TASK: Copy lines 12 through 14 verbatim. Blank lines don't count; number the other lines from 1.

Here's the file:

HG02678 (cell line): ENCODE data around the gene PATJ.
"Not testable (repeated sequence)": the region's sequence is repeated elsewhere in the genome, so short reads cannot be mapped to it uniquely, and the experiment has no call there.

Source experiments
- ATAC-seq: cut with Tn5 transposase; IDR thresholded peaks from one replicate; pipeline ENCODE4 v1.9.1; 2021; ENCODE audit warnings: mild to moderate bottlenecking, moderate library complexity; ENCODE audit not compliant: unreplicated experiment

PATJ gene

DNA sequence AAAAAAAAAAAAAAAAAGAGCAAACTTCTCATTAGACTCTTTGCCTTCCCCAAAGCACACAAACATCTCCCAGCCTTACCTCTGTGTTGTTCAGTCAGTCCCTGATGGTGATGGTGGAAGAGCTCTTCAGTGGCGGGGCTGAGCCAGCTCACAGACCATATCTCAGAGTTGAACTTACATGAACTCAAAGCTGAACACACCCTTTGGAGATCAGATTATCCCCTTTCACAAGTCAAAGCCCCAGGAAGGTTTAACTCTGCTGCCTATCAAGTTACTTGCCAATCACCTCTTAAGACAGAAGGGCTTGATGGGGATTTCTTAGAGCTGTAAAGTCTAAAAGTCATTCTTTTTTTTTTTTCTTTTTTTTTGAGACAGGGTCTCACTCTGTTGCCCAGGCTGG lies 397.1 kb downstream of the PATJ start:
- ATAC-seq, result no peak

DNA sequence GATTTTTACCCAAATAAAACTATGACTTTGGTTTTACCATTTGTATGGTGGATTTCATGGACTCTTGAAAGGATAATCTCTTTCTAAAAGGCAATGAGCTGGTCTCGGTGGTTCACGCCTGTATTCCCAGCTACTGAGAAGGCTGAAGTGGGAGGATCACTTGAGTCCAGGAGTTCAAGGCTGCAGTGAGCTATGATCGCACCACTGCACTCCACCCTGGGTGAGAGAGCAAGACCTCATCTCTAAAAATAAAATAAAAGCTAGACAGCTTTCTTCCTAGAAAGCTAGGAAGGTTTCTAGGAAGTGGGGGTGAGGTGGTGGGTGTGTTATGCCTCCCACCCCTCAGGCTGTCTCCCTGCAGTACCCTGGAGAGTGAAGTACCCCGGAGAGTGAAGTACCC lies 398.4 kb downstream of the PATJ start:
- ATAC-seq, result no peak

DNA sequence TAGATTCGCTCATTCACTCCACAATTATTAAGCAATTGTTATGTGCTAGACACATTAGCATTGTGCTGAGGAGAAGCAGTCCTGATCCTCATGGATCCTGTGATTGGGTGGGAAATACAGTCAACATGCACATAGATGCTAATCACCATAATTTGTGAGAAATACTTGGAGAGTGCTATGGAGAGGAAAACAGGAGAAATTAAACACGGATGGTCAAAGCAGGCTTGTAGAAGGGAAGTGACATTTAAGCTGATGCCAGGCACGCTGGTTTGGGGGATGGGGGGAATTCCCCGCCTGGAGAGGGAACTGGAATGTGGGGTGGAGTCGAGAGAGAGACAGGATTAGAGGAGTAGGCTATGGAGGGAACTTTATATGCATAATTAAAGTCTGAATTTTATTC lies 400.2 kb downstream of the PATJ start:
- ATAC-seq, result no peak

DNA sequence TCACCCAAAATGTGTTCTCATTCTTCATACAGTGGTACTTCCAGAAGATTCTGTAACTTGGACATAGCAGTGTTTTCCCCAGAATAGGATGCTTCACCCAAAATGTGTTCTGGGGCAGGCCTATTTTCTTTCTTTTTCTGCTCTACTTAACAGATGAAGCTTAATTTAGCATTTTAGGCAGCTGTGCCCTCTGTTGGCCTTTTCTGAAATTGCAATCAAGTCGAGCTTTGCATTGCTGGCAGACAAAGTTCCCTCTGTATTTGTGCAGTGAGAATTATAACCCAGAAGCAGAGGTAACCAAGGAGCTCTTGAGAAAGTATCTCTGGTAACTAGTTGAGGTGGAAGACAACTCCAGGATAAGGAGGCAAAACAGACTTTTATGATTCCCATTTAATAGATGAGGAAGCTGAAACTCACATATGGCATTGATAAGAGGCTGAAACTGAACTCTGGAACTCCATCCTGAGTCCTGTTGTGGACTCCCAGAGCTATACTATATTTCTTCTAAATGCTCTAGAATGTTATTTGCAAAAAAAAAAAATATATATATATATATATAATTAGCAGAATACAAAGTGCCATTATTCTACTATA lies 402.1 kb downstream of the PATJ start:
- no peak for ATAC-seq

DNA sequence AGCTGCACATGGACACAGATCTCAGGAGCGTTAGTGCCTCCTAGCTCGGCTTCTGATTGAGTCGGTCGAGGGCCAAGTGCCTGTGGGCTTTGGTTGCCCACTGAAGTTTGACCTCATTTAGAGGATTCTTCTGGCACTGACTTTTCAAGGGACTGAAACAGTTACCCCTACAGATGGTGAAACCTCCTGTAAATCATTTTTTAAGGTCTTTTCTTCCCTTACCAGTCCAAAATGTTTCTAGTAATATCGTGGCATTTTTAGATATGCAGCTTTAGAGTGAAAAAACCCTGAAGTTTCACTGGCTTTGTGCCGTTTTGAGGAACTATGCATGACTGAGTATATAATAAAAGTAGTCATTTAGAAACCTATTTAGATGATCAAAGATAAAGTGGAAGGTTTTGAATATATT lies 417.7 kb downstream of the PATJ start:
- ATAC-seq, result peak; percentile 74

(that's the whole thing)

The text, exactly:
DNA sequence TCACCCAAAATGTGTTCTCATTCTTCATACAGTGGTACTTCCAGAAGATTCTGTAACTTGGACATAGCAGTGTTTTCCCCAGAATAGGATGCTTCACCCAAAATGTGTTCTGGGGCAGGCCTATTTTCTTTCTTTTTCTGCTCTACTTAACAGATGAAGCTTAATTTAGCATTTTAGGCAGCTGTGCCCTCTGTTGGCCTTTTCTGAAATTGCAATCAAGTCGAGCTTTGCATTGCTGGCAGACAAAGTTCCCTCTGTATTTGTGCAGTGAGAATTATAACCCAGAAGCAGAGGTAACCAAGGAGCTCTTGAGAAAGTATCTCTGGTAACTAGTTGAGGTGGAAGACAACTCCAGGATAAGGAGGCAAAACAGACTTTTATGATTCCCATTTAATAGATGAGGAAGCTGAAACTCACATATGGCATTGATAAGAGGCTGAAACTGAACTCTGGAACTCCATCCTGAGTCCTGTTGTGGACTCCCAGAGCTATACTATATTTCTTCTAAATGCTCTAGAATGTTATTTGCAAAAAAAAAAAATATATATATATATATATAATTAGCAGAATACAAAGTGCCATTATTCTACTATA lies 402.1 kb downstream of the PATJ start:
- no peak for ATAC-seq

DNA sequence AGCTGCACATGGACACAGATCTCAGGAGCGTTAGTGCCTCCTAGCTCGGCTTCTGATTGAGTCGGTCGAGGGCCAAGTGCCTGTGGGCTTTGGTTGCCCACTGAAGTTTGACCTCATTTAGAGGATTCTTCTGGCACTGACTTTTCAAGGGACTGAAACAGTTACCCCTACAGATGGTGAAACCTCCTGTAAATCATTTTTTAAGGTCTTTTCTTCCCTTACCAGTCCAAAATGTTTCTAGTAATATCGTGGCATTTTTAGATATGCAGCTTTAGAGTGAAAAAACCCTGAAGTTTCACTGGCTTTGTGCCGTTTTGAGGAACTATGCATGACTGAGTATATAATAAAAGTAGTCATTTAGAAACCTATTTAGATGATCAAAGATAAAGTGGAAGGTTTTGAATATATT lies 417.7 kb downstream of the PATJ start: